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From a taxation standpoint, operators of marijuana dispensaries in the United States find themselves in the midst of an interesting–and frustrating–dilemma. Although legally allowed to operate in 18 states and in Washington D.C., these dispensaries are subject to the same outdated and restrictive tax laws originally intended for dealers in hard drugs. The reason for this is a 1982 amendment to the U.S. tax code called Section 280E.

Under the guidelines set in Section 280E, businesses involved in the sale of controlled substances are not given the same tax deduction privileges as other legitimate businesses. The interesting thing about this is that although marijuana is legal in certain states, it remains a controlled substance under federal law. For a federal organization such as the IRS therefore, marijuana is still basically illegal, and people involved in dealing it–regardless of whether they do so legally or not–fall under the scope of Section 280E.

For marijuana dispensaries that struggle to make a profit, the restrictive tax laws place a heavy burden on the business’ finances. One of the biggest dispensaries in Denver for example, pays tens of thousands of dollars in taxes every year. Another dispensary in the same state failed to make a profit for three years straight and was still required to pay hundreds of dollars in taxes by the IRS the following years. These are only two examples of the challenges faced by entrepreneurs in the marijuana industry, and it seems that there is little that anyone can do.

To its credit, the U.S. tax office does offer a workaround of sorts for people who operate other businesses along with the marijuana business. If you run a dispensary for example, and you offer physical therapy or aromatherapy as well, you will be able to file deductions based on this other business. You may also be eligible for deductions on your rent if you use less than 10% of the property for dispensing marijuana.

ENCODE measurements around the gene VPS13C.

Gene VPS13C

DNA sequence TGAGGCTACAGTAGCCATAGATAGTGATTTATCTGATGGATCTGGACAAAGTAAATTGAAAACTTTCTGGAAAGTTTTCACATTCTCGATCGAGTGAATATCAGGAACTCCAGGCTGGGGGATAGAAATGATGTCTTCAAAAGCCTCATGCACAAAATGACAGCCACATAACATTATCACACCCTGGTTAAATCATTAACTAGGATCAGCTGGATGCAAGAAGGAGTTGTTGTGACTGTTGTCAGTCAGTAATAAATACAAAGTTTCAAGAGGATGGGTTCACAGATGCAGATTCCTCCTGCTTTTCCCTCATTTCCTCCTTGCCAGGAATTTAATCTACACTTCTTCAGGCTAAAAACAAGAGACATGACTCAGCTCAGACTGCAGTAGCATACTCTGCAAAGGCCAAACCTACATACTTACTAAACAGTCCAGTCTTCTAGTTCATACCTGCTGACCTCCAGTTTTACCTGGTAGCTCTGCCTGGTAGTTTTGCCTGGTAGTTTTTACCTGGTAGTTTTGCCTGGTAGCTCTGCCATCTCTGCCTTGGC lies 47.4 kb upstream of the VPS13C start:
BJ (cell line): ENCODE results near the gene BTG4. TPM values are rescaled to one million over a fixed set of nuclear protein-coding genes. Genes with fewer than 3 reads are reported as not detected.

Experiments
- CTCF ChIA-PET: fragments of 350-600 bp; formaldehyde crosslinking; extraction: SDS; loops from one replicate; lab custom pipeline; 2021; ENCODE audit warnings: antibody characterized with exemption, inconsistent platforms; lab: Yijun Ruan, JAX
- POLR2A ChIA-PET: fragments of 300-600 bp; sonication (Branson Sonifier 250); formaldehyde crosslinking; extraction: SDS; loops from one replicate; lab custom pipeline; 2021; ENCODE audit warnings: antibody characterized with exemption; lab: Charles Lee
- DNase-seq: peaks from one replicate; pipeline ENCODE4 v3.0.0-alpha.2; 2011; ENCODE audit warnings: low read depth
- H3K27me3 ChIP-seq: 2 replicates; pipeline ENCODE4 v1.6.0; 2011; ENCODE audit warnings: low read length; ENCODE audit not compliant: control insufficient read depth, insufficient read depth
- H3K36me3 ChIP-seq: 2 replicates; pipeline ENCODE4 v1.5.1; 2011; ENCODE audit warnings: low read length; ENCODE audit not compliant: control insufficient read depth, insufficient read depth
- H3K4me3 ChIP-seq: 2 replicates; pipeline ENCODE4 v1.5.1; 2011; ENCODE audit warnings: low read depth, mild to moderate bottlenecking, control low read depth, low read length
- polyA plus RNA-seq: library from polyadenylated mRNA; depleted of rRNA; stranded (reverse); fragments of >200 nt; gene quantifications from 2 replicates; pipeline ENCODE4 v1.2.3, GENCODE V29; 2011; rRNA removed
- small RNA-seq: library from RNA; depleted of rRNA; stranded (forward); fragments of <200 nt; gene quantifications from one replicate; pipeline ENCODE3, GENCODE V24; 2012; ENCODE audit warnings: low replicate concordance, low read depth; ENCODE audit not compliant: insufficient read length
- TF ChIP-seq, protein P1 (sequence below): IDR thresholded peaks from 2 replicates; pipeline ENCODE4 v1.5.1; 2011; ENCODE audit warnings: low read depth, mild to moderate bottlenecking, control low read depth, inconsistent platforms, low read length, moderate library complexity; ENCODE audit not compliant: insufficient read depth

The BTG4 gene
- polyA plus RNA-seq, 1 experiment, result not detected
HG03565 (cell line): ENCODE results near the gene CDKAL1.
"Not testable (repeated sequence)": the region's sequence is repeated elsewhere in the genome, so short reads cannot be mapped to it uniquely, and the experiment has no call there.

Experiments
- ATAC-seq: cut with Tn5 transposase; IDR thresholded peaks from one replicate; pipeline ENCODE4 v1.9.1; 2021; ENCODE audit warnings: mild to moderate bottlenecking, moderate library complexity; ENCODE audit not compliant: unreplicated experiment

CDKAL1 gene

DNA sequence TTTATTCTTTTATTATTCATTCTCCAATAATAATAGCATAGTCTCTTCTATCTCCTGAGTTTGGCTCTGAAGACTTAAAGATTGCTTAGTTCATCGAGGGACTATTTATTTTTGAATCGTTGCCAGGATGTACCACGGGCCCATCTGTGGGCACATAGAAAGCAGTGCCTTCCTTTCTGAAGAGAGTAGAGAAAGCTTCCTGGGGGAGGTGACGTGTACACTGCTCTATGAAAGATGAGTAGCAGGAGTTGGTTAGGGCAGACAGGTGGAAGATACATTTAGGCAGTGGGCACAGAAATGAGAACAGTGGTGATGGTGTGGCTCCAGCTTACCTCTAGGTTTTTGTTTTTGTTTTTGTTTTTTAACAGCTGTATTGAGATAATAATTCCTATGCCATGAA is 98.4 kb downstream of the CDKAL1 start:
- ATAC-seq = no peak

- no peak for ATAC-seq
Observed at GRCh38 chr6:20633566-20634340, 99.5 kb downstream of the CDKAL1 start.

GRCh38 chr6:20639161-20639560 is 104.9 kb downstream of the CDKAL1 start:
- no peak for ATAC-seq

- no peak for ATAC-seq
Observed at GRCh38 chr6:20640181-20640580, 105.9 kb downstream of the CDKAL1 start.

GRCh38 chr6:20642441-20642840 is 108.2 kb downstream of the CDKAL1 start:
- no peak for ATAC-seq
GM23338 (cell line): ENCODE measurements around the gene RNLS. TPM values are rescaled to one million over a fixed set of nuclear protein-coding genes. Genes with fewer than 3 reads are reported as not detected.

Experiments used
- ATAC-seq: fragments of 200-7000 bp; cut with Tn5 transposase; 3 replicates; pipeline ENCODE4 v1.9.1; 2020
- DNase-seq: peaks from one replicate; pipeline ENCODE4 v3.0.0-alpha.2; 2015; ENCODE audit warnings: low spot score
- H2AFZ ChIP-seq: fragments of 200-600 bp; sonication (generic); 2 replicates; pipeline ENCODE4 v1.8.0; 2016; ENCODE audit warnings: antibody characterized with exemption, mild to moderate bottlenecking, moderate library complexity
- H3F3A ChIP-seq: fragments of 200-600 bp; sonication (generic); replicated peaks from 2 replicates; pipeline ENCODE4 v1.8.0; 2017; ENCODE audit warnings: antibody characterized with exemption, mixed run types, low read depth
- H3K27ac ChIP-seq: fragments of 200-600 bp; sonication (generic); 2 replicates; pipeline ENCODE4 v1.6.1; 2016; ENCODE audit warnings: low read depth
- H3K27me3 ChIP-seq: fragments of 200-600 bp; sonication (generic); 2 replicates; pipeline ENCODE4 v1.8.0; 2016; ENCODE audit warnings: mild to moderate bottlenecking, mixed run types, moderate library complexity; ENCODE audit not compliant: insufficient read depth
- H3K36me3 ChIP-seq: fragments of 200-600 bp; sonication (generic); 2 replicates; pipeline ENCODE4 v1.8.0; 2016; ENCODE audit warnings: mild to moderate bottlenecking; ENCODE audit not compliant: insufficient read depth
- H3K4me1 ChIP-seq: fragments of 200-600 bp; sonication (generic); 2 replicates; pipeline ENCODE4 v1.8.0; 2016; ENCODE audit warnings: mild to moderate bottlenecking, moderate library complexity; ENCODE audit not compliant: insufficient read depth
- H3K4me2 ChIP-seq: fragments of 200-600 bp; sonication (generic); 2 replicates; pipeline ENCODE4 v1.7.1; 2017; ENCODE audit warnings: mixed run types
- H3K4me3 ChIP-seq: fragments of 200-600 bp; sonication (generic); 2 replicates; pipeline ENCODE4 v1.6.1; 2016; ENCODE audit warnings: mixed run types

Even with these workarounds, the restrictive tax laws still deal a heavy blow on operators of what are otherwise legitimate businesses. These laws essentially place operators of marijuana dispensaries in the same category as criminals who deal with illegal drugs, who are the types of people that Section 280E was intended to target in the first place.

It is interesting to note that these laws are still in place even in the face of mounting evidence of the benefits of marijuana as a medicinal drug. Essential for dealing with the symptoms of a wide variety of health conditions and even for easing the symptoms of chemotherapy or radiation therapy, marijuana is a valuable medicine in more ways than one. Even without taking its medicinal properties into consideration, marijuana can also help society in many ways. It can serve as a fuel and food source, hemp can be used in the production of paper and fabrics…the list of benefits goes on.

Although there are currently clamors to amend the tax laws to make them less restrictive on marijuana growers and sellers, there seems to be little progress on this front. As it stands, operators of dispensaries may have to make do with the loopholes for awhile longer.

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About the Author: Matt Brooks

Matt is a journalist from San Francisco who has specialized in marijuana policy for more than six years.

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